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T will be obvious at a glance to the reader, that this

work emanates from Catholic authorship, and discusses the great religious crisis through which the Church and the world are now passing from a Catholic, though a “liberal Catholic,” point of view. That it bears evidence of no common attainments and grasp of mind a. very cursory examination will suffice to show. An English translation is offered to the public under the belief that there are very many in this country, as well Protestants as Catholics, who will gladly avail themselves of an opportunity of learning, on the most direct authority, how the grave questions which just now agitate the Church are regarded by the members of a school, morally if not numerically strong, within her pale, who yield indeed to none in their loyal devotion to Catholic truth, but are unable to identify its interests with the advance of Ultramontanism, or rather, who cannot but recognise between the two an antithesis which the Church history of the last thousand years too eloquently attests, and to which present facts, no less than past experience, give all the significance of a solemn warning it would be worse than unwisdom to ignore.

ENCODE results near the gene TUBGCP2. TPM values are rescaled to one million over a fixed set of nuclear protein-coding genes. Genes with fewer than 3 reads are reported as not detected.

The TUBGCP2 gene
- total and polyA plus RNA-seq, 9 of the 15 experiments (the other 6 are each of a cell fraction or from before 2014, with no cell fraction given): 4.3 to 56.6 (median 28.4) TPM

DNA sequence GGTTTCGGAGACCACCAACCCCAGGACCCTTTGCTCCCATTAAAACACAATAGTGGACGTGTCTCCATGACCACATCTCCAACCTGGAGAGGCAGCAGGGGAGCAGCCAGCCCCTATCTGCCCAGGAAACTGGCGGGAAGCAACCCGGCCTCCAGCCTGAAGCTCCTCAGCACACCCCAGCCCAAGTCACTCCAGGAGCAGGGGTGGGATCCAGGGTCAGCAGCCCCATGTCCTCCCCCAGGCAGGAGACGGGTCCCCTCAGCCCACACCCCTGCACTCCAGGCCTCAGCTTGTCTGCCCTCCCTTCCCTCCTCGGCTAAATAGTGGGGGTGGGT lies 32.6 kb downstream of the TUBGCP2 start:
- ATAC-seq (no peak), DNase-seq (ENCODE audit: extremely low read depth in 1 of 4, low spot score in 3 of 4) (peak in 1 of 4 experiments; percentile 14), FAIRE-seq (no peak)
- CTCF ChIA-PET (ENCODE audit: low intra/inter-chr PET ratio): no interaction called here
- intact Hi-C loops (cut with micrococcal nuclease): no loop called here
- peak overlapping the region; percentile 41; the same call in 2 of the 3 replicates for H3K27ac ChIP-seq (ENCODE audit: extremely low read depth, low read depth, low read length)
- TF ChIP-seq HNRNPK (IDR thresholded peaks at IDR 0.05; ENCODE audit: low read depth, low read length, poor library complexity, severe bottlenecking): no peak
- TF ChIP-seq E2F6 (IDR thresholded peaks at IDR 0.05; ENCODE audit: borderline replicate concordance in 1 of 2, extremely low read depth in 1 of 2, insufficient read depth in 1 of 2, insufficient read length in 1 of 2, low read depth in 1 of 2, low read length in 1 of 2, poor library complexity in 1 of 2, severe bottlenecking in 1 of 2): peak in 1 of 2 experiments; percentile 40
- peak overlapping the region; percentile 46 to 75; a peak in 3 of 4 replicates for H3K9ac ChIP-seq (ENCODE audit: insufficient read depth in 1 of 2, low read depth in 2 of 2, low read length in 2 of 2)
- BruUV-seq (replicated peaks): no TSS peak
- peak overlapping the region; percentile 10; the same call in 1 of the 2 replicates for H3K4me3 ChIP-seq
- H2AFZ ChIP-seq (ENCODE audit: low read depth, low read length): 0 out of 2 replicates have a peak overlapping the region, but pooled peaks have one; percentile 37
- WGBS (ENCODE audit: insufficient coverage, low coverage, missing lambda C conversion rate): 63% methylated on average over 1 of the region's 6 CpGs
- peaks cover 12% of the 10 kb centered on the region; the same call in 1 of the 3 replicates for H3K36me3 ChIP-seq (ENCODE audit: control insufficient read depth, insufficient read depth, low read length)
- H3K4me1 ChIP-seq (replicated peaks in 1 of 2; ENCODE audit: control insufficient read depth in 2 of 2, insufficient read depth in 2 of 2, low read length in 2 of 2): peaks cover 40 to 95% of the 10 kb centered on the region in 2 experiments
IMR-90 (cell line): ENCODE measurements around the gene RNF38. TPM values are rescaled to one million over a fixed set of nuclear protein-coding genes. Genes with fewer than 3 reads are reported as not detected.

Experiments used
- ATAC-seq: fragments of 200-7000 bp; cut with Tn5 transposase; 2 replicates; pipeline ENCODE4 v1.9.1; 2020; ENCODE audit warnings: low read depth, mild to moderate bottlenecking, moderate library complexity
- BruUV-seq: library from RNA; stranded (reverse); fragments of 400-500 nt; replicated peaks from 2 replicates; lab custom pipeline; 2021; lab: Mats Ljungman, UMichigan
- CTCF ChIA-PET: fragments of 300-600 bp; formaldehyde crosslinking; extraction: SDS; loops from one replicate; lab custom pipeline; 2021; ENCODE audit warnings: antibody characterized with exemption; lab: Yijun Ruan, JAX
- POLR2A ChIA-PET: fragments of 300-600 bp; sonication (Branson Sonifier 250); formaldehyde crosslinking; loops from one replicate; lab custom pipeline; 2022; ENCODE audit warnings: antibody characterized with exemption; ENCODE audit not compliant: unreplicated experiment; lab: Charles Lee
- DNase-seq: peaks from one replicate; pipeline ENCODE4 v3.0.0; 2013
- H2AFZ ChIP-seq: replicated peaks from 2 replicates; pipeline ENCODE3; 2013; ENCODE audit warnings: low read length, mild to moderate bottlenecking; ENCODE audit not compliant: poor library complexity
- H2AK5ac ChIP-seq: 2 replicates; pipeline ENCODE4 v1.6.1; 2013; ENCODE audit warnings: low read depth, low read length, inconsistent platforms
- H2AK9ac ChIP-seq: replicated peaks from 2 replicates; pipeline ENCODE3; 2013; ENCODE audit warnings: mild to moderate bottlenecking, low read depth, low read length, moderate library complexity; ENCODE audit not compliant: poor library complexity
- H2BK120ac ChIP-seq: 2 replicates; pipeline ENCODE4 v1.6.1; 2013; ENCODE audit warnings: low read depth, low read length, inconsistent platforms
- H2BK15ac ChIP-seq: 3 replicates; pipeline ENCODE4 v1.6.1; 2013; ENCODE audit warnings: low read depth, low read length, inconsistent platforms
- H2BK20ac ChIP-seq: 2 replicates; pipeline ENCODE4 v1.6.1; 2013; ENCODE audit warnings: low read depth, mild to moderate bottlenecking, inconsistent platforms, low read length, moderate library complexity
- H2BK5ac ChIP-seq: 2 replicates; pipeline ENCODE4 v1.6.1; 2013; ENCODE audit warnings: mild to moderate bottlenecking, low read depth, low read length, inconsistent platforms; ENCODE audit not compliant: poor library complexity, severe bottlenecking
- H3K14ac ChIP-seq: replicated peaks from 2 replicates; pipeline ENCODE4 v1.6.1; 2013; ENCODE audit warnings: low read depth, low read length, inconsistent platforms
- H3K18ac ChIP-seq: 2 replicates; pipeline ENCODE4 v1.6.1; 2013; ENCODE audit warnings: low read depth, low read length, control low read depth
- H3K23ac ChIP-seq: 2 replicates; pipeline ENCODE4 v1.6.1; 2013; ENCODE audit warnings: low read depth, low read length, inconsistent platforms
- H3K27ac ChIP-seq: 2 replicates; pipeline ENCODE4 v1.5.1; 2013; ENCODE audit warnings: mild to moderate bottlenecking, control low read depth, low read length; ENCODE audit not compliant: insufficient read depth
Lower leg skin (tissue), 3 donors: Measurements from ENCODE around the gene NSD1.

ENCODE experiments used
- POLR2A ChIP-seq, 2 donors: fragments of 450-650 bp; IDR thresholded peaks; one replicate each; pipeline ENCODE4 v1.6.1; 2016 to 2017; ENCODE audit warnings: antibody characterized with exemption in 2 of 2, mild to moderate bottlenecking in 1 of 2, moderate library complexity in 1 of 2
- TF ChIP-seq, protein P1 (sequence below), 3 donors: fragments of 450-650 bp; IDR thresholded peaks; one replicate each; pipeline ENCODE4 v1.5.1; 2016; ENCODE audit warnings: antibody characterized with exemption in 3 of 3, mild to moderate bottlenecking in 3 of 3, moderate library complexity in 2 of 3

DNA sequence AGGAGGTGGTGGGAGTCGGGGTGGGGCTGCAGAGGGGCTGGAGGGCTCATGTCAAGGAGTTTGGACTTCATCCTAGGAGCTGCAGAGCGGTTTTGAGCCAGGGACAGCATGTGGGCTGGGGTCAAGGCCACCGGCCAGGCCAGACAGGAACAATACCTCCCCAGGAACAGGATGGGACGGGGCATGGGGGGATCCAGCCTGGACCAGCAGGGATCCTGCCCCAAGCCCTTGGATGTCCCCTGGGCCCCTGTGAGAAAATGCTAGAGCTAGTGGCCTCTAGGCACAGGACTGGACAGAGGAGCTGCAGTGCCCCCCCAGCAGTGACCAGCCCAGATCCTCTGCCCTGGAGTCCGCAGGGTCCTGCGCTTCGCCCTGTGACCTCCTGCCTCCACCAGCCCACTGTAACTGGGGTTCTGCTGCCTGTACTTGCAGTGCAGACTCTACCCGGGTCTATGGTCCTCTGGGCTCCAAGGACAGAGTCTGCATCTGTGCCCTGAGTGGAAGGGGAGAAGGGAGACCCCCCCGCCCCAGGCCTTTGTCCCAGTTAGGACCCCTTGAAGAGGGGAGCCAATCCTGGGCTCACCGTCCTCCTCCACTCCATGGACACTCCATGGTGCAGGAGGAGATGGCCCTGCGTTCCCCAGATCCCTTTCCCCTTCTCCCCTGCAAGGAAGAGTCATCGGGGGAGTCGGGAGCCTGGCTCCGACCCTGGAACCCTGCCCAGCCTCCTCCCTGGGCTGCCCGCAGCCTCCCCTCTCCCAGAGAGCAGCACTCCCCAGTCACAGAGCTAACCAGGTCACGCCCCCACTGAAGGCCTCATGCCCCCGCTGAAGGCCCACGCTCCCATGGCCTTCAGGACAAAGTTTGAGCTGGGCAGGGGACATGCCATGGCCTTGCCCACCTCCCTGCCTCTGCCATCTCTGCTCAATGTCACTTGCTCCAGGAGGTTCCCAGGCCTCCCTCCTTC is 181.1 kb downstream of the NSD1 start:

Two rival tendencies, alien alike in their principles and their aims, which have long been silently developing themselves, are now contending for the mastery within the bosom of the Church, like the unborn babes in Rebekah's womb, and it is simply a truism to assert that every section of our divided Christendom is interested in the result of the struggle. We live in an age powerful beyond all that have gone before for good and for evil, penetrated perhaps more deeply than controversialists are willing to admit by Christian sentiment, but also presenting in too many quarters a spectacle unprecedented in modern history, of fixed and deliberate antagonism to the dogmas of the Christian creed. Not only the world of sense, but of supernatural revelation, is

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